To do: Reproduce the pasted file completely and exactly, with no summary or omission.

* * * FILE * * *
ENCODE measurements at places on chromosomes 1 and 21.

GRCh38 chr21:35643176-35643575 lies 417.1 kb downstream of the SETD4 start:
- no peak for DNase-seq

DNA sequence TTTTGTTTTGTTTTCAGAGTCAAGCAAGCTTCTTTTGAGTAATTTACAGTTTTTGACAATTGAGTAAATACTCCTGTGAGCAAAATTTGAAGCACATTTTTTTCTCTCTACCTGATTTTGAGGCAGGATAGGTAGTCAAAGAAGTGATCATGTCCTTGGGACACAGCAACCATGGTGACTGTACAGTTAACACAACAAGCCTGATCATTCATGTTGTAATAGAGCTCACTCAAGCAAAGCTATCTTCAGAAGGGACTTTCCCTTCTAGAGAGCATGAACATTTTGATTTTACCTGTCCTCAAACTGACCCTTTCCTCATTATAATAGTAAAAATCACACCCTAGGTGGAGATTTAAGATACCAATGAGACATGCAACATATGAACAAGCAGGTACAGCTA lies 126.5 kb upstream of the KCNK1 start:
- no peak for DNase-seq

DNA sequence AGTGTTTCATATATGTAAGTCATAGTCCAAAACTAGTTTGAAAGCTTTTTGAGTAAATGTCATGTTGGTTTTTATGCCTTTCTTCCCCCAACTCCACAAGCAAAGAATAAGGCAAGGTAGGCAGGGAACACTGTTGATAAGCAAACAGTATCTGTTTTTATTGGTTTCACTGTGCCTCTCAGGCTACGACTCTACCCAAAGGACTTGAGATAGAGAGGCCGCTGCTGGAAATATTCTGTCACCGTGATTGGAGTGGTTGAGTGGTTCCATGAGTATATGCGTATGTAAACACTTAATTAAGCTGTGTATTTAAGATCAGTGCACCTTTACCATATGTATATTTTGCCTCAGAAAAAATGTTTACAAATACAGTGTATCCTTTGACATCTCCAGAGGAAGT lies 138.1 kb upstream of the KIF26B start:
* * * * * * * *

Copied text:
ENCODE measurements at places on chromosomes 1 and 21.

GRCh38 chr21:35643176-35643575 lies 417.1 kb downstream of the SETD4 start:
- no peak for DNase-seq

DNA sequence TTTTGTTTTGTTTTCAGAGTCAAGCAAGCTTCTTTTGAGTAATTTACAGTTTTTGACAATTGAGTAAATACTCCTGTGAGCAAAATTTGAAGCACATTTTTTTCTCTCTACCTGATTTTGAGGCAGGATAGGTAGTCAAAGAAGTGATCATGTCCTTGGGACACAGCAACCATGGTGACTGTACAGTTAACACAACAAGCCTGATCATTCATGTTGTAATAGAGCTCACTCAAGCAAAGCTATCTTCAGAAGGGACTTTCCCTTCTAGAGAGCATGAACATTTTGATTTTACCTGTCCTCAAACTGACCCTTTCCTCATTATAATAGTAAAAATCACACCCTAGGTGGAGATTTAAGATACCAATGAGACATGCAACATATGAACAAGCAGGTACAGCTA lies 126.5 kb upstream of the KCNK1 start:
- no peak for DNase-seq

DNA sequence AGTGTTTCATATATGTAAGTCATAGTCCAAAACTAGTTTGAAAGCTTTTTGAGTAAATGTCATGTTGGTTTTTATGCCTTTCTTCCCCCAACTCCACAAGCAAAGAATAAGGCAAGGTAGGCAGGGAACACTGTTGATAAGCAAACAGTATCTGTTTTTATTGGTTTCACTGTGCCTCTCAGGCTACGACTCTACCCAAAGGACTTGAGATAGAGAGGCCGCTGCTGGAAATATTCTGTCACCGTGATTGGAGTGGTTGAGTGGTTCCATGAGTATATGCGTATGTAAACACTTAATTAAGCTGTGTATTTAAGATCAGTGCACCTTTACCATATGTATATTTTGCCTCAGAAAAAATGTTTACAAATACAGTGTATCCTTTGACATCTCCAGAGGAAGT lies 138.1 kb upstream of the KIF26B start: